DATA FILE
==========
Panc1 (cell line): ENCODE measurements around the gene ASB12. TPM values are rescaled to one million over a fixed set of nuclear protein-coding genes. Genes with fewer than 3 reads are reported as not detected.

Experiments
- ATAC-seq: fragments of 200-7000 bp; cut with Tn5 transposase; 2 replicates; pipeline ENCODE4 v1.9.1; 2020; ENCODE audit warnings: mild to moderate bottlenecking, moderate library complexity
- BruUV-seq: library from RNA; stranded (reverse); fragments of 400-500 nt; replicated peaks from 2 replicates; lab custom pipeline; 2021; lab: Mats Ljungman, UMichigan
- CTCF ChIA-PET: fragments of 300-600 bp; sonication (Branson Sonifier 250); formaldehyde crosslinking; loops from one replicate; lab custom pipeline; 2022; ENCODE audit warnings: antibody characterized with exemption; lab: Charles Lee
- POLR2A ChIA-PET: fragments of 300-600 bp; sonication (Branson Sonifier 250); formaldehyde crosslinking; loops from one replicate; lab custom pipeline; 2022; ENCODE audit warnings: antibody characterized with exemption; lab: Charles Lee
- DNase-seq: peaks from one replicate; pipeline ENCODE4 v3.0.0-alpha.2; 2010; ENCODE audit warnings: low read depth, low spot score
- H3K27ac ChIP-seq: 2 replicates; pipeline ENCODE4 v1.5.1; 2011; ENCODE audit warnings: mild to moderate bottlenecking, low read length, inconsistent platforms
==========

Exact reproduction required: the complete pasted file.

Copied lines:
Panc1 (cell line): ENCODE measurements around the gene ASB12. TPM values are rescaled to one million over a fixed set of nuclear protein-coding genes. Genes with fewer than 3 reads are reported as not detected.

Experiments
- ATAC-seq: fragments of 200-7000 bp; cut with Tn5 transposase; 2 replicates; pipeline ENCODE4 v1.9.1; 2020; ENCODE audit warnings: mild to moderate bottlenecking, moderate library complexity
- BruUV-seq: library from RNA; stranded (reverse); fragments of 400-500 nt; replicated peaks from 2 replicates; lab custom pipeline; 2021; lab: Mats Ljungman, UMichigan
- CTCF ChIA-PET: fragments of 300-600 bp; sonication (Branson Sonifier 250); formaldehyde crosslinking; loops from one replicate; lab custom pipeline; 2022; ENCODE audit warnings: antibody characterized with exemption; lab: Charles Lee
- POLR2A ChIA-PET: fragments of 300-600 bp; sonication (Branson Sonifier 250); formaldehyde crosslinking; loops from one replicate; lab custom pipeline; 2022; ENCODE audit warnings: antibody characterized with exemption; lab: Charles Lee
- DNase-seq: peaks from one replicate; pipeline ENCODE4 v3.0.0-alpha.2; 2010; ENCODE audit warnings: low read depth, low spot score
- H3K27ac ChIP-seq: 2 replicates; pipeline ENCODE4 v1.5.1; 2011; ENCODE audit warnings: mild to moderate bottlenecking, low read length, inconsistent platforms